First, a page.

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Even when spouses try their best to part ways amicably, a divorce is often extremely stressful for the whole family. In most cases, couples disagree about some aspect of the post-divorce arrangements. This makes the assistance of a divorce attorney critical in protecting your interests. At Taradash Given, P.C., our Chicago family law lawyers can represent you in matters involving divorce and separation, spousal support, child custody and support, guardianship and adoption, paternity and fathers’ rights, domestic violence, grandparents’ rights, and modifications to final judgments.
In order to file for divorce in Illinois, you need to meet the residency requirements. You or your spouse must have residency in Illinois for 90 days prior to filing. If the spouse who is not filing has never lived in Illinois or has not acted in such a way inside Illinois that would give the court jurisdiction over him or her, the court can grant a divorce but will not be able to order that non-filing spouse to do anything else, like pay child support or transfer property. There is a joint simplified dissolution process for certain divorces.
Beginning in 2016, the only basis for a divorce in Illinois is irreconcilable differences. The goal, ostensibly, is to allow for divorces to proceed as amicably and quickly as possible.
When it comes to property distribution, Illinois follows the rule of equitable distribution. This means that each spouse can keep any property that he or she brought into the marriage, and the court will divide marital property and debts between spouses fairly, but not necessarily in a 50-50 split. In determining what is fair, the court may consider factors such as each spouse’s economic circumstances, how long the marriage lasted, and the value of the property assigned to each spouse.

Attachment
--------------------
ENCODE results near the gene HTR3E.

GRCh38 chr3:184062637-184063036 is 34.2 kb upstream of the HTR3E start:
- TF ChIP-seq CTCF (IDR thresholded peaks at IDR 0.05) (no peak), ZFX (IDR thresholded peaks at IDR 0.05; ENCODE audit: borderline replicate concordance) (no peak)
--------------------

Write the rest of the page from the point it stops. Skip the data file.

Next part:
Spousal support is known as maintenance in Illinois. Judges use a formula when determining maintenance for couples with incomes that are less than $250,000. If either spouse can show good cause, however, the judge can deviate from the formula. If the parties earn more than $250,000, the formula is not followed.
Sometimes the most acrimonious battles are fought over children. In Illinois, child custody is known as parental responsibilities and parental time. Parental time (formerly known as physical custody) refers to the parent with whom the child lives and how much time the other parent may visit or share a residence with the child. Parental responsibilities (formerly known as legal custody) refer to which parent will make crucial decisions for the child in the areas of religion, health, education, and extracurricular activities. If the parents cannot develop an appropriate plan, the court will determine which parent is responsible for each area of decision-making. For example, the court may order the father to be responsible for making decisions about extracurricular activities, while the mother may be responsible for health, education, and religion.
The court will examine the best interests of the child in allocating parental responsibility. Factors that may go into a judge’s determination of the child’s best interests include the child’s wishes, the health of all parties, the child’s adjustment to his or her home and community, the parents’ ability to cooperate, how much the parents previously participated in making decisions, prior agreements, the parents’ wishes, the child’s needs, the schedules of the parties, whether either parent has acted in a way that seriously endangered the child, and each parent’s willingness to facilitate a close relationship between the other parent and the child.
In some cases, the circumstances of a parent dramatically change long after a divorce or separation, necessitating the modification of a prior order. We can help a parent or another party with standing who wishes to change some aspect of a prior order.
At Taradash Given, P.C., our Chicago family law attorneys can help you with all aspects of the divorce process and related issues. The decisions made in these cases may affect the rest of your life, and it is important to secure experienced counsel who can look out for your best interests during negotiations and in the courtroom. We represent people in Arlington Heights, Orland Park, Evanston, Wheaton, Joliet, Waukegan, and other communities throughout Cook, DuPage, Will, and Lake Counties. Contact us online or call us at (312) 775-1020 to set up a free consultation if you need a child custody attorney or guidance with any other type of family law matter.